As reported by the huffington post, backup quarterback Vince Young labeled the team a “Dream Team” during a media event shortly after signing with the team. He certainly did not learn his lesson from the plight of the Miami Heat of the NBA. Calling yourself a “Dream Team” only puts a bull’s-eye on your back. Young also showed during his time filling in for Vick that he is not the answer to the Eagles’ need for a backup quarterback.
The only time during the Andy Reid regime that the Eagles had more than one capable running back was by accident. Reid inherited Duce Staley, drafted Correll Buckhalter in the fourth round, according to pro-football-reference.com, and drafted a relatively unknown local product named Brian Westbrook out of Villanova. During the early 2000’s they became known as the three-headed monster. Starting quarterback McNabb was also willing to run with the ball often during this stage of his career. But during the rest of Reid’s era he has usually had a feature back and a bunch of other backs who can do no more than block. Reid’s vision has been of a fullback like Daryl Johnston of the Cowboys blocking for Emmitt Smith. But Smith was a once-in-a-lifetime kind of back who became the league’s all-time leading rusher. You need to have more than one back you can turn to. This year the Eagles have depended almost exclusively on the talented LeSean “Shady” McCoy. They have relied on him to get the tough third-and-one yard and third-and-goal yards. McCoy has a skill set that makes him an outside runner, not an inside runner. When called upon to get a tough inside yard, he still tries to bounce it outside. And what if McCoy should be injured, as is often the case with running backs? The Eagles would be sitting there with nothing in the backfield and another season wasted. They should not keep putting all their eggs in one basket. They need to find three or four quality running backs. And they have to find a big power back to get the tough inside yards.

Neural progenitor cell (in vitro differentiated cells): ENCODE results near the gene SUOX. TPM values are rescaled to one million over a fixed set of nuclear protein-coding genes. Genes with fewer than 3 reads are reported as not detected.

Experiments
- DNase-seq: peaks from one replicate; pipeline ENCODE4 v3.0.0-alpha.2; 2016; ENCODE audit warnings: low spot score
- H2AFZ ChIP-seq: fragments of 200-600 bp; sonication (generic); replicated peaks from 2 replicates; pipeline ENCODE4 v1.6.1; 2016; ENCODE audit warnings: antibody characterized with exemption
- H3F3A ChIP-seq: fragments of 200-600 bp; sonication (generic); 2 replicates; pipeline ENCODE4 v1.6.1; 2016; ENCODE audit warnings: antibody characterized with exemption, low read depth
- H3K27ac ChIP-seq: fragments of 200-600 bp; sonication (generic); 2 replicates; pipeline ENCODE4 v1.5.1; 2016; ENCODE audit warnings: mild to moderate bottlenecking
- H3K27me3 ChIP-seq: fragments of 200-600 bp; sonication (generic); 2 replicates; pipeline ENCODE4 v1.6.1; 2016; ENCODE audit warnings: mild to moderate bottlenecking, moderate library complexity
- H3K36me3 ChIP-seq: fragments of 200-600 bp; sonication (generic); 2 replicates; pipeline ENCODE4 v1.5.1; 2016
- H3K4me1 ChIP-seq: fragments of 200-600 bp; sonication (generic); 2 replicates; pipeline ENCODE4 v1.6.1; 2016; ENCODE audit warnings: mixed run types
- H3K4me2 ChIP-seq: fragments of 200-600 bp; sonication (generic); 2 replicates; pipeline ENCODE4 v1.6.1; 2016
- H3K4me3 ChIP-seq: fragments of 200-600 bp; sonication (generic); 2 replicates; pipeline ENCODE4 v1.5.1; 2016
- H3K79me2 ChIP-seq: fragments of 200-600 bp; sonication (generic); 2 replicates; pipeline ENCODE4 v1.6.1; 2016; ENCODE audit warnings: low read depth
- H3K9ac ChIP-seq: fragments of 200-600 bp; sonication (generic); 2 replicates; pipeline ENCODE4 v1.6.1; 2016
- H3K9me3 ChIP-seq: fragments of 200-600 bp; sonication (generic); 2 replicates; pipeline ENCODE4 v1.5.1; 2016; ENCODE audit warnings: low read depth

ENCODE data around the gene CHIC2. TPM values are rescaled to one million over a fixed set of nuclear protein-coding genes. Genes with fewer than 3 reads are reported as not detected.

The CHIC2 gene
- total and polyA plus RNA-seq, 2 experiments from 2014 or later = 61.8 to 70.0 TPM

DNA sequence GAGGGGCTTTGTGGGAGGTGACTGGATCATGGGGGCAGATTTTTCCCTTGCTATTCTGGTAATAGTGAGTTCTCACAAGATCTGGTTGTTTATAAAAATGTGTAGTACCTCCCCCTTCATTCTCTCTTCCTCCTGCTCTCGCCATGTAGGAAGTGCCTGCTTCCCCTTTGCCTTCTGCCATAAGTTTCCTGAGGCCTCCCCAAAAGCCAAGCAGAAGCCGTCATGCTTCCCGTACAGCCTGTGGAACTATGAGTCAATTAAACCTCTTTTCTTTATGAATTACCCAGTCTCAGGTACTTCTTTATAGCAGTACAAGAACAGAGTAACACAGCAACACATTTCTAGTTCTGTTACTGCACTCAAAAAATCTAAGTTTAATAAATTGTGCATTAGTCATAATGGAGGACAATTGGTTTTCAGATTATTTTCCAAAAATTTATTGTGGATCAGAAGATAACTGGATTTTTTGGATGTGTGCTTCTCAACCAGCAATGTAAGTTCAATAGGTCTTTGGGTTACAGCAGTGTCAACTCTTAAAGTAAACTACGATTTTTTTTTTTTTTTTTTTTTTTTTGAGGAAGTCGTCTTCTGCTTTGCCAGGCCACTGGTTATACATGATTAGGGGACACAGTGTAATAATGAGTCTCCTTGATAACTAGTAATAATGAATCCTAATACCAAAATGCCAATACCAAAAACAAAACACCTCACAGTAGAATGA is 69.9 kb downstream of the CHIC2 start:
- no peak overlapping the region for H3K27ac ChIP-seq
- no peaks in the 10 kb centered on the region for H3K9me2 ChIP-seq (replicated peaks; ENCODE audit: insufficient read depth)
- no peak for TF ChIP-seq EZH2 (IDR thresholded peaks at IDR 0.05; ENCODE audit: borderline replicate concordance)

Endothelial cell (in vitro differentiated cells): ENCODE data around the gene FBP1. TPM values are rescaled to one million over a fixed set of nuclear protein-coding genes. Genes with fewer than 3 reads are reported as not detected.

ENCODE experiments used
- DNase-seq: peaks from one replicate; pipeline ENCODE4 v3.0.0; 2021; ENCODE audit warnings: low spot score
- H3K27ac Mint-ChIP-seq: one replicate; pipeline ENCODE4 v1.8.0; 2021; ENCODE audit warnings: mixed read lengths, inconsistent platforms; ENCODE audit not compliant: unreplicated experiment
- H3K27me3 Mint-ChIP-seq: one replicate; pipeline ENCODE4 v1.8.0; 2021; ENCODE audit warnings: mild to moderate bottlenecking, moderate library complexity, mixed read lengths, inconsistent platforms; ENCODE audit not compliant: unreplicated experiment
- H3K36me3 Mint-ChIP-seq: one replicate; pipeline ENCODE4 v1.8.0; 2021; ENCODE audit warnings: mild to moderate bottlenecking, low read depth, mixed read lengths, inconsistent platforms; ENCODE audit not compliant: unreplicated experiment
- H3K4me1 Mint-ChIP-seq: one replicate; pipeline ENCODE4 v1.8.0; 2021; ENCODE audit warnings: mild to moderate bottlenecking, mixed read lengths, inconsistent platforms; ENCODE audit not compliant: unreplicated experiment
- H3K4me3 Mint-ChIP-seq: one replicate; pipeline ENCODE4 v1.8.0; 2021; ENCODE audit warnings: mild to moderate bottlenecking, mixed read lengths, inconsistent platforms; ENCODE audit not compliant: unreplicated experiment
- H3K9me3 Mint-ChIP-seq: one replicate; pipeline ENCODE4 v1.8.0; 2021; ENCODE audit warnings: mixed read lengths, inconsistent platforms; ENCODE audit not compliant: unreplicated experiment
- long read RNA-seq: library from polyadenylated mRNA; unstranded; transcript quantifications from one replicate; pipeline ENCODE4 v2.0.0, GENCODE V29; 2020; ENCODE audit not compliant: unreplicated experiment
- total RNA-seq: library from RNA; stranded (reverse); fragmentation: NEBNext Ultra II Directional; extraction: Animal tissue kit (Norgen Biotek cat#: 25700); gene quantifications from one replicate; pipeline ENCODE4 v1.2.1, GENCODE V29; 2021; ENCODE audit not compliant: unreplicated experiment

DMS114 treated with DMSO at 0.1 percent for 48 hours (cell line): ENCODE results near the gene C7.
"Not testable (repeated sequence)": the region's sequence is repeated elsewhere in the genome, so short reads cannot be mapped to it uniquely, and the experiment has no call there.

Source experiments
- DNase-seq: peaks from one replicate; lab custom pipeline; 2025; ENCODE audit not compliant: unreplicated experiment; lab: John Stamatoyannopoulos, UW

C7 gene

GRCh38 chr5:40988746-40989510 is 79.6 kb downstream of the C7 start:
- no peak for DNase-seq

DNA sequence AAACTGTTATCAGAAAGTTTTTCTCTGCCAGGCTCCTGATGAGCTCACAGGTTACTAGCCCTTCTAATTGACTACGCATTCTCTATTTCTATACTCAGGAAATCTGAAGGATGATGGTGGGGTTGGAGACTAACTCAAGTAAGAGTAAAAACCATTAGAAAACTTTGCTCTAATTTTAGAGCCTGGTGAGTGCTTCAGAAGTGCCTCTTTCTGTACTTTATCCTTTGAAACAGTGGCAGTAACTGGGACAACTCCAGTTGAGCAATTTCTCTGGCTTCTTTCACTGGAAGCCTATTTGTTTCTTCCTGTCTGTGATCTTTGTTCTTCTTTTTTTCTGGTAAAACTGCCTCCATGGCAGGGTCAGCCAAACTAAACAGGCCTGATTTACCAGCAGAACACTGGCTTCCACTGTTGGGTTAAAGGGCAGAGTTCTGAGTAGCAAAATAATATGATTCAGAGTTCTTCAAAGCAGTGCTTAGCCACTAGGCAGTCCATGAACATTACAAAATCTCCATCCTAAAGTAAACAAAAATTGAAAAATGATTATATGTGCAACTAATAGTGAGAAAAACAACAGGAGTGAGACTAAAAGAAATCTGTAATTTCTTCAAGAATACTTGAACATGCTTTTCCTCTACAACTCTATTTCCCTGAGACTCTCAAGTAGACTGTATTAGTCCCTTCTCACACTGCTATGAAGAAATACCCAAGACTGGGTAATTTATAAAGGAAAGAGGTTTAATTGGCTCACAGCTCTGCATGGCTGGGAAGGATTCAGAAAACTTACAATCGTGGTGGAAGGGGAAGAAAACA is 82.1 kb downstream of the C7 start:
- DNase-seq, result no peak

Whether it comes from Reid or from offensive coordinator Marty Mornhinweg, the Eagles play-calling is just atrocious. They simply call for too many pass plays and don’t exhibit a balance between the run and pass that is necessary to win. A great illustration was the road game against the Redskins in the 6th week of the season. Vick was shaken up and Young was sent in for his first action of the season. The Eagles had the ball near their own ten-yard line in a very close game. Yet despite the fact that Young was rusty and hadn’t played all year, Mornhinweg still immediately called pass plays for Young from his own ten-yard line. Young threw an interception. Fortunately for the Eagles, the Redskins gave the ball right back and the Eagles went on to win. But the Eagles should have been running the ball under those circumstances.
The Eagles had a bad plus-minus ratio and they took way too many stupid penalties. They also don’t seem to understand that you need a ferocious defense to compete in the NFL, and that time needs to be spent drafting linebackers, the key to defenses. You can win championships if you have great linebackers like Lawrence Taylor of the Giants in the 1980s or Ray Lewis of the Baltimore Ravens circa 2000, and you have a competent offense that just doesn’t lose the game for you. For many years defensive coordinator Jim Johnson papered over the Eagles defensive deficiencies with brilliant schemes and blitz packages. But since his passing, the defense is showing what neglect can cause.
Trades do not happen often in the NFL, and the primary ways to build a team are through the draft and free agency. The Eagles greatest needs are at linebacker and running back. And they need to sort out their quarterback situation and bring in bigger wide receivers. They also need bigger defensive linemen in order to stop the run. They don’t seem to be anywhere near winning a Super Bowl. But Eagles fans will keep hoping.